The Pushiness of Chrysanthemums

– Posted in: Miscellaneous

I tend to be a bit peevish about certain plants in the garden. But I’ve got to tell you that the sight of chrysanthemums dotting the front yards of a lot of homes in my area to be distasteful: a bit like eating too many lollipops or cotton candy at an amusement park and ending up with a bad stomachache.

fs-906-asterdahlia-heliopsis-nasturtium-resized.JPG First, the way that most suburban folk use them is hardly artistic: at least 3 or 4 colors mixed in with each other in front borders, around mail boxes or any other place they can plant them. The jewel tones of rust, yellow and purple thrown together disorient my eyes.banana-plant-light-in-the-garden-resized.jpg

Secondly, I really think that chrysanthemums are pushy flowers, not needed at all for fall color. I love fall asters and Japanese anemones: their lavender, rich purple, soft pink or white colors complementing or contrasting with the reds, yellows, pinks and oranges of summer and fall bulbs and annuals or with the florescence of ornamental grasses.persicaria-resized.jpg
I think of fall as a season when all of nature transforms itself into a whirl of color, textures and shapes: the garden’s last hurrah before it goes to sleep for the winter. Imposing sharp colors onto the fall landscape feels a bit cruel!

angelica-gigas-resized.jpg
Anyone out there agree or disagree with me? I’m curious to hear your thoughts.

Fran Sorin
The 10th Anniversary Edition of Fran's classic book, Digging Deep: Unearthing Your Creative Roots Through Gardening, has recently been published. Updated with a new foreword by the renowned author, Larry Dossey, M.D., it has dozens of endorsements from renowned spiritual, gardening, and personal development authors and experts in their fields. A graduate of the University of Chicago with Honors in Psychology and One Spirit Interfaith Seminary, Fran is a renowned gardening expert, passionate gardener, deep ecologist, inspirational speaker, ordained interfaith minister, soul tending coach, and CBS Radio news contributor. See less Google+ | LinkedIn | Facebook | Twitter | Pinterest
Next Post:

[nrelate-related]

Comments on this entry are closed.

David in VT September 27, 2007, 8:08 pm

Gardeners tend to disdain certain plants, and fall mums certainly take the brunt of the bashing. In some ways, they deserve it. As you say, they’re pretty bossy.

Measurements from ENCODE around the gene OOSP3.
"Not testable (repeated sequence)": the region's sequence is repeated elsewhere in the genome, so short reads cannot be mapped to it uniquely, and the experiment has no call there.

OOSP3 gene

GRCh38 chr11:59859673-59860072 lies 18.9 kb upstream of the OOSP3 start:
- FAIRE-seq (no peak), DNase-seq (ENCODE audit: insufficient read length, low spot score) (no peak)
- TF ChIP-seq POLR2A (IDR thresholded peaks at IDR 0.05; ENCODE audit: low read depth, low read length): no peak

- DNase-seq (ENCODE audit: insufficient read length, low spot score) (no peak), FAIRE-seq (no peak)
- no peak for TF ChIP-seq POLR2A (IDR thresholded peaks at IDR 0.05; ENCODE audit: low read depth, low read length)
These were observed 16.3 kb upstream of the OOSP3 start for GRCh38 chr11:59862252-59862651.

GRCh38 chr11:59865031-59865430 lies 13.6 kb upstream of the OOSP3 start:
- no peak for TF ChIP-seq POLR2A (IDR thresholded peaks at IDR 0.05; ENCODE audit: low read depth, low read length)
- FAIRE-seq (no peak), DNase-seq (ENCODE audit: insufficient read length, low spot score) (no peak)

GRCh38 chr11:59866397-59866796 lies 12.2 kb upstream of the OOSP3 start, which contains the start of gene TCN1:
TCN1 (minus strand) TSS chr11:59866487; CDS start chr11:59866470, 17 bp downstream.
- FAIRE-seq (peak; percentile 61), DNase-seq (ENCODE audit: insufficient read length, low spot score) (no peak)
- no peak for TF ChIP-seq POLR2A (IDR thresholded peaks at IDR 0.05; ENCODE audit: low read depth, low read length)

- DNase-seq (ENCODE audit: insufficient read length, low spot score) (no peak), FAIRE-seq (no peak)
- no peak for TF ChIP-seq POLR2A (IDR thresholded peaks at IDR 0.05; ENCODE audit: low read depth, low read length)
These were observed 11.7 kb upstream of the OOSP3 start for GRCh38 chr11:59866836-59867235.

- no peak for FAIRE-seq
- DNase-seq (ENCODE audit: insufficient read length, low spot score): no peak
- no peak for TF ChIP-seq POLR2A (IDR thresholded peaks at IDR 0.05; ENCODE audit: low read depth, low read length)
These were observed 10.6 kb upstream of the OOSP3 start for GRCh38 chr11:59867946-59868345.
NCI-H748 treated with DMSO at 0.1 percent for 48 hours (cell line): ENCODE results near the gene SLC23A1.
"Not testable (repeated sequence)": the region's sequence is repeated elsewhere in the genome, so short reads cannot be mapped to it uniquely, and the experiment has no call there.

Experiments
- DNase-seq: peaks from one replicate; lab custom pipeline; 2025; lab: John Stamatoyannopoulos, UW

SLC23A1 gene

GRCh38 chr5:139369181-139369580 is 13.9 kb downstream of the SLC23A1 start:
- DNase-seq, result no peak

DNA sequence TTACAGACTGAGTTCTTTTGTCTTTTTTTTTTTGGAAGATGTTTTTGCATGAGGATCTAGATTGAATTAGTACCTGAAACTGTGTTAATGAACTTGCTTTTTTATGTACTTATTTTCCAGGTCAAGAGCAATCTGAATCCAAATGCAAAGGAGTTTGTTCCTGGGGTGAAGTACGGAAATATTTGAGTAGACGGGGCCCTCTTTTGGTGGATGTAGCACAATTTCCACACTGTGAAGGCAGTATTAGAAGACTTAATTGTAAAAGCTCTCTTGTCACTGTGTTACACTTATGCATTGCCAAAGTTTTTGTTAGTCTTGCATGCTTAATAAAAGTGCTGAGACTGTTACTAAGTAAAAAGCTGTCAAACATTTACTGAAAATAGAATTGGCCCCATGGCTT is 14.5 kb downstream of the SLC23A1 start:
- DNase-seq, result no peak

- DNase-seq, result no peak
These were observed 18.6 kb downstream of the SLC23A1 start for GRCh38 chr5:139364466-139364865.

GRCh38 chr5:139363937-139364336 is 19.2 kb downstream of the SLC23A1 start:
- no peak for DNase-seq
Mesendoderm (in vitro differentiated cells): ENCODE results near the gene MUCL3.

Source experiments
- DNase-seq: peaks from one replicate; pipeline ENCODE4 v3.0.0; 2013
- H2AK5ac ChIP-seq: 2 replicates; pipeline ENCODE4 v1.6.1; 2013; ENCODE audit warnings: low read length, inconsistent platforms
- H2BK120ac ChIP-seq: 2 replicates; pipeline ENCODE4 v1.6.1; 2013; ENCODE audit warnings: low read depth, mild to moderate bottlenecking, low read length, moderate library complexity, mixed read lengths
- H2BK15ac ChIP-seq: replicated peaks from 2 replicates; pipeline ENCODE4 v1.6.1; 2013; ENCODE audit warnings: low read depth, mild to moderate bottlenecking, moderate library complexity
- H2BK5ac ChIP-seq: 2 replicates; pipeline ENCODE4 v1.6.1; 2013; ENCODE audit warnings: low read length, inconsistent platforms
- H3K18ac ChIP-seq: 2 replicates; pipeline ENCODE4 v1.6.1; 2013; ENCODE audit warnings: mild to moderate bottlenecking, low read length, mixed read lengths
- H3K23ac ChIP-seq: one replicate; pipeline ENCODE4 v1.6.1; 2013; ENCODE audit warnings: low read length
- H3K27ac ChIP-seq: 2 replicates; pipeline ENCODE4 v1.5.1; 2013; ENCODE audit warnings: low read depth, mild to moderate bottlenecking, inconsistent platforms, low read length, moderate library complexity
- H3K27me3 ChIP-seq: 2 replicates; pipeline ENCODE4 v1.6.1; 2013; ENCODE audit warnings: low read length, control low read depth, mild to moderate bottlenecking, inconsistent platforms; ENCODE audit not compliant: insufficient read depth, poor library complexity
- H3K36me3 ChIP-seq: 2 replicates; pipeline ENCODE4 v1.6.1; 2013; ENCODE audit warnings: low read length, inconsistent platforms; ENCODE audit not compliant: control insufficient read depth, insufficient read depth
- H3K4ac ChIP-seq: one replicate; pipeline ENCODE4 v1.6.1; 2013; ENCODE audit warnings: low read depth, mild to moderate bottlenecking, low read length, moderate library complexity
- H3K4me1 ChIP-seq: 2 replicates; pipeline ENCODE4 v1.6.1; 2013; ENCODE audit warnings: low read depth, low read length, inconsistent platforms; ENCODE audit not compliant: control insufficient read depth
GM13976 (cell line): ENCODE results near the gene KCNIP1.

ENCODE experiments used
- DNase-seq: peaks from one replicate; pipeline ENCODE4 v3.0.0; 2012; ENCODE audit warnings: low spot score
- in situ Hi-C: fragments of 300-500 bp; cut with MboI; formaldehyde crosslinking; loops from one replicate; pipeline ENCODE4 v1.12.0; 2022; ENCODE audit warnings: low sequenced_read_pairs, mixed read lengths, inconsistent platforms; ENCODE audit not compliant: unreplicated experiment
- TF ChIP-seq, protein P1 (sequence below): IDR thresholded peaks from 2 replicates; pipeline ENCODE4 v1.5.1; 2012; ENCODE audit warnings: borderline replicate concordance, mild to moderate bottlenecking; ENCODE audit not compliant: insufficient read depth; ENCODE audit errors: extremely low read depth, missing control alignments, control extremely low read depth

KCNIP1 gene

But, I work as a landscaper, and my customers truly enjoy the mums. The subtle colors of ornamental grasses or seedheads are lost on these folks. They want one more burst of color before winter sets in. Yes, it’s kind of a drag to plant mums every year, but you can get people to try new things. This fall, I’ve convinced some customers to try asters and some of the pansies that are bred to bloom best in fall. By pinching the dendranthemums, you can get them to shine in the fall, too.

My feeling is this: When people put plants in the ground and care for them, we should celebrate the effort — and try not to judge it.

Now … I’m going out to admire my asters and the solidago.

fsorin September 28, 2007, 9:29 am

David,

Thanks for your opinion. I don’t make it a habit of judging anyone who actually puts their own hands in the dirt and plants whatever their heart desires. After all, I am a big proponent of the process of gardening and not the results.

BUT I would actually feel negligent
if I didn’t comment on those folks who have hired landscapers to come in and give their
properties what they perceive as temporary
curb appeal. Often, these are the same folks who hire Chemlawn to come in and spray their lawn so that it is green and weedless throughout the summer. Remember, I live in the suburbs of Philadelphia: not some rural, pastoral area of the country.

But I do understand your dilemma…and how you are trying to nudge your clients toward trying new specimens. Keep up the good work!

Ki October 23, 2007, 9:56 pm

I agree. Some of the en masse plantings of mums are quite garish especially when most homes around where we live hardly have any other plantings to attenuate the bright blobs of color. Funny they would think to do that when they hardly plant any other flowers. It must be that the whole plant is covered with blossoms and you don’t have to wait for it to bloom…instant flowers and easy clean up makes for a good plant?

judy robertson February 12, 2008, 2:26 pm

The plants in the photos of “Plants I hate” are not mums but Dahlias.They come in bright colors but also muted tones.Judy